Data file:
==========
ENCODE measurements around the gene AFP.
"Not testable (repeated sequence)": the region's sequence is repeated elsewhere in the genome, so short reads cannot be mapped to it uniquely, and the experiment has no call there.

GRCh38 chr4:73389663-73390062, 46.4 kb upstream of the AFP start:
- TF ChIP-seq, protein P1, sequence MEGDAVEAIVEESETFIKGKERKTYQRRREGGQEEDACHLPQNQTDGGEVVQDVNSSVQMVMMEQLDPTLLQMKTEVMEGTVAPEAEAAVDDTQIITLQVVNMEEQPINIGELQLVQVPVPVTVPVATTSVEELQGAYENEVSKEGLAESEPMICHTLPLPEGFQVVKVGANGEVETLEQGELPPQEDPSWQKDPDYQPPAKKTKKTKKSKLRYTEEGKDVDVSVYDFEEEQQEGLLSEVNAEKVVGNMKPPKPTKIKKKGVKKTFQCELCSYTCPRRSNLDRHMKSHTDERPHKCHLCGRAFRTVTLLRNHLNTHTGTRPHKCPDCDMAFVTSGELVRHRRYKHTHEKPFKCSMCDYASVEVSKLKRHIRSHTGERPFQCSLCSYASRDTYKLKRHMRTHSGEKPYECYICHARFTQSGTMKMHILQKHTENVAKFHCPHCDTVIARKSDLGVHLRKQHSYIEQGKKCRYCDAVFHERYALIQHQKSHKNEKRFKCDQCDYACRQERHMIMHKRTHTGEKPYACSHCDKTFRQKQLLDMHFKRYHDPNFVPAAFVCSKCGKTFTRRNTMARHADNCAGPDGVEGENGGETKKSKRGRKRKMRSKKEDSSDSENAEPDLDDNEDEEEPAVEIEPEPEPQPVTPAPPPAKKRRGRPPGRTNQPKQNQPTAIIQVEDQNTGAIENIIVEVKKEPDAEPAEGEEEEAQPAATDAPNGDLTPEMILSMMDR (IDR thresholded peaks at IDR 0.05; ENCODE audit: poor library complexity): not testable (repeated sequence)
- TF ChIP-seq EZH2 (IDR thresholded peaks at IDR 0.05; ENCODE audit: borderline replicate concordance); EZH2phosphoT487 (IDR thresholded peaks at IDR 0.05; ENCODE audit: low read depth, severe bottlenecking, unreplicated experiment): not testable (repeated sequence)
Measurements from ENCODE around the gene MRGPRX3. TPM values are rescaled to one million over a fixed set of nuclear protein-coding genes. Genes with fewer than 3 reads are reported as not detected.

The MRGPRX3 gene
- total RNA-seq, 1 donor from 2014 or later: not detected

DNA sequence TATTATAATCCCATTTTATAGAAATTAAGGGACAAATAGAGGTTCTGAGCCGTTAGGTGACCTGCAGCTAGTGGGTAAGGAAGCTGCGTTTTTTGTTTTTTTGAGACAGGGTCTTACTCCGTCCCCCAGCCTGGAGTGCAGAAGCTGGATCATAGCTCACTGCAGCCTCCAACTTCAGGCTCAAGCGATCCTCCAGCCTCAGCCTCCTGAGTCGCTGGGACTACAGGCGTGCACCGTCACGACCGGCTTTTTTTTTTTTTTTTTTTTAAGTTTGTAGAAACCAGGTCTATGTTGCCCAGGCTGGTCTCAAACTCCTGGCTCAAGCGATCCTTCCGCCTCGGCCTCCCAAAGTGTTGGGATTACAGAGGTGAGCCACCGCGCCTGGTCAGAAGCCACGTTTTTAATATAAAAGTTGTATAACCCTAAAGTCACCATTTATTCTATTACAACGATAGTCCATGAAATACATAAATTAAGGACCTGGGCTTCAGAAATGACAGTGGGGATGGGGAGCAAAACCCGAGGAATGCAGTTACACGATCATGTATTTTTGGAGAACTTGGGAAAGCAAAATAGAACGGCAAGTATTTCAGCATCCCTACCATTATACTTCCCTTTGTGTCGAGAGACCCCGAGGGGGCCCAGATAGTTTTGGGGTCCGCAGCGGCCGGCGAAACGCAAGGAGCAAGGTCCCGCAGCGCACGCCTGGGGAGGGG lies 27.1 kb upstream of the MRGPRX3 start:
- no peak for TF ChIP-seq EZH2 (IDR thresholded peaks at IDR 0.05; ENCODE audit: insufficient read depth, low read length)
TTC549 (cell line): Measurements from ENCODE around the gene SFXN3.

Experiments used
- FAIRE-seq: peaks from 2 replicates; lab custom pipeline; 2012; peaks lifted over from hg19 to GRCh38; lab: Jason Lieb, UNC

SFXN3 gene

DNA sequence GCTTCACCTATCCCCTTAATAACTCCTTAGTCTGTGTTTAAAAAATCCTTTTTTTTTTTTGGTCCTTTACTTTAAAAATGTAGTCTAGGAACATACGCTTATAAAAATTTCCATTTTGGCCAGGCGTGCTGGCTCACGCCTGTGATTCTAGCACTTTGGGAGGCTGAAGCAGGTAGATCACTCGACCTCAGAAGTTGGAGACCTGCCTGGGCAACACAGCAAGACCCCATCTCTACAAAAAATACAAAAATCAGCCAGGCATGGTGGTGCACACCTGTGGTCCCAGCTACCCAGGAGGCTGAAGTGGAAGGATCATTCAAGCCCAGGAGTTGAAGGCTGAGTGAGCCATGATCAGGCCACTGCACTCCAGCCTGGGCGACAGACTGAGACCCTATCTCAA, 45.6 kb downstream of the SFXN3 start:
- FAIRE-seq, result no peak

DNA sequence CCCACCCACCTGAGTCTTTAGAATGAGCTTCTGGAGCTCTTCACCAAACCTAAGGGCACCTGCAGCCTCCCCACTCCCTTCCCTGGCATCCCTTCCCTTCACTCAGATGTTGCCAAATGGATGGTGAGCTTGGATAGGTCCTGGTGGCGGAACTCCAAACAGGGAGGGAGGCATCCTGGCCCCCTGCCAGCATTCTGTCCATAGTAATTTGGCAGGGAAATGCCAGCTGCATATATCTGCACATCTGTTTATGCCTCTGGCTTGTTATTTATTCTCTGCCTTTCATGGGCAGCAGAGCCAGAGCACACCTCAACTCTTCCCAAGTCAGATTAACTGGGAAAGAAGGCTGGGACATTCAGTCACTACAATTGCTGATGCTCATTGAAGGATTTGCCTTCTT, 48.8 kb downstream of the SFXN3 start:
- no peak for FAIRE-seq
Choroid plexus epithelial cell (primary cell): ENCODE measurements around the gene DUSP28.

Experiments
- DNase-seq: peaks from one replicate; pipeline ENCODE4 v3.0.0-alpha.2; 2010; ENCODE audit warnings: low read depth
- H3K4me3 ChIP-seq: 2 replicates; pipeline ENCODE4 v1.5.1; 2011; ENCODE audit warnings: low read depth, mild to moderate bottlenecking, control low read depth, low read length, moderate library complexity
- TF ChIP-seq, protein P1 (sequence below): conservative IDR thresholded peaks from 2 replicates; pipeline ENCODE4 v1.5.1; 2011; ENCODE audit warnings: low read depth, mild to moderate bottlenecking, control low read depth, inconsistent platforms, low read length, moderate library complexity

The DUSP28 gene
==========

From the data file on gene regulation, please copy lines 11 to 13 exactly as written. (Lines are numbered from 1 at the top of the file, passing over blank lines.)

TTC549 (cell line): Measurements from ENCODE around the gene SFXN3.

Experiments used
- FAIRE-seq: peaks from 2 replicates; lab custom pipeline; 2012; peaks lifted over from hg19 to GRCh38; lab: Jason Lieb, UNC